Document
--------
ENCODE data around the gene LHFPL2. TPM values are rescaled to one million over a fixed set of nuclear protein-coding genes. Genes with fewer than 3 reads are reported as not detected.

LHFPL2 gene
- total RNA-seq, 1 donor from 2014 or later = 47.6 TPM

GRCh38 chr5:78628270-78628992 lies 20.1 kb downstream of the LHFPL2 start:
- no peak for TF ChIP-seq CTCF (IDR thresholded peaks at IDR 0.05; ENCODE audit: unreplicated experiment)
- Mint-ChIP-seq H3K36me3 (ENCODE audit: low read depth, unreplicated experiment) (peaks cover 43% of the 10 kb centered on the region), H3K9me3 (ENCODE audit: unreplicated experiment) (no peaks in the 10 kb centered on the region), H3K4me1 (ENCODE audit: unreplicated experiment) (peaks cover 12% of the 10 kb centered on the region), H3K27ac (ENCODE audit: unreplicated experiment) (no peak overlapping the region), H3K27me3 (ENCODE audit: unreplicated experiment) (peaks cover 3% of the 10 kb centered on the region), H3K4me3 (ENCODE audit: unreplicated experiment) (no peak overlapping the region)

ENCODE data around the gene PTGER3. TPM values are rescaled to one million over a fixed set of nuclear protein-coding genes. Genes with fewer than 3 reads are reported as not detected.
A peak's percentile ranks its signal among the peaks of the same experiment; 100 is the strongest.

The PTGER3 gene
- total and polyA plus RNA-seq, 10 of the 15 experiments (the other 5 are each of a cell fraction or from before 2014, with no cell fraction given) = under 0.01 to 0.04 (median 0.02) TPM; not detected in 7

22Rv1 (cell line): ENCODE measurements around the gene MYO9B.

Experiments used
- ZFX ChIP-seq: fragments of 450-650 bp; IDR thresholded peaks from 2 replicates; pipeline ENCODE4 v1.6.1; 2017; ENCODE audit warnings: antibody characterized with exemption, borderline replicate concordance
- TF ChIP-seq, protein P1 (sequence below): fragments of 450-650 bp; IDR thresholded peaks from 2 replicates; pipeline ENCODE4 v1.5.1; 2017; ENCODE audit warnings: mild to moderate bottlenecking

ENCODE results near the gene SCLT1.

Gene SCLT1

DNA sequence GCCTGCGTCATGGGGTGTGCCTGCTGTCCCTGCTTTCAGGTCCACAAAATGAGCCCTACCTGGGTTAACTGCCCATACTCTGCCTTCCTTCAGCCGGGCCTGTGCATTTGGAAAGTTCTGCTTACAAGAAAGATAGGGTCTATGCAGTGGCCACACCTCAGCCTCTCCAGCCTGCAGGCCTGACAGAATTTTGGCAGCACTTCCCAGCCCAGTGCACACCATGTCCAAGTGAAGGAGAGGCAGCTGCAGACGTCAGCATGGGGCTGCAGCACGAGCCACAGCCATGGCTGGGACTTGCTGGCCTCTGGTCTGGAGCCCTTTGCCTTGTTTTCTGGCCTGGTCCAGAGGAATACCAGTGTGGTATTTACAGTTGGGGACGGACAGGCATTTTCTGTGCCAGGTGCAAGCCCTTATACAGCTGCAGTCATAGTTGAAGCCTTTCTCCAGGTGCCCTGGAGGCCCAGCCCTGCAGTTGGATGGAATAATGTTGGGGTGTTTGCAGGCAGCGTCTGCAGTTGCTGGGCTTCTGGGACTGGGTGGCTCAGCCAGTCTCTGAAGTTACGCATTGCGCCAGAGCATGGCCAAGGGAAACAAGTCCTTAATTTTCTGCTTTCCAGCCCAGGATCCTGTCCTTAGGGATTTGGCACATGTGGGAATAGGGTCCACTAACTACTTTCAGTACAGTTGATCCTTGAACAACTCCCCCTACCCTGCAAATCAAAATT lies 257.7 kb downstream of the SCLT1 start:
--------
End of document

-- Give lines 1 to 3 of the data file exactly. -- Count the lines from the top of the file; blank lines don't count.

ENCODE data around the gene LHFPL2. TPM values are rescaled to one million over a fixed set of nuclear protein-coding genes. Genes with fewer than 3 reads are reported as not detected.

LHFPL2 gene
- total RNA-seq, 1 donor from 2014 or later = 47.6 TPM